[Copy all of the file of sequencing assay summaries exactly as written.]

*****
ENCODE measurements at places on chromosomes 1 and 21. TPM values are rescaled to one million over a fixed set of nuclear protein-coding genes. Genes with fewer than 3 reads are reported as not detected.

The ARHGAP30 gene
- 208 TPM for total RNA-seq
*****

ENCODE measurements at places on chromosomes 1 and 21. TPM values are rescaled to one million over a fixed set of nuclear protein-coding genes. Genes with fewer than 3 reads are reported as not detected.

The ARHGAP30 gene
- 208 TPM for total RNA-seq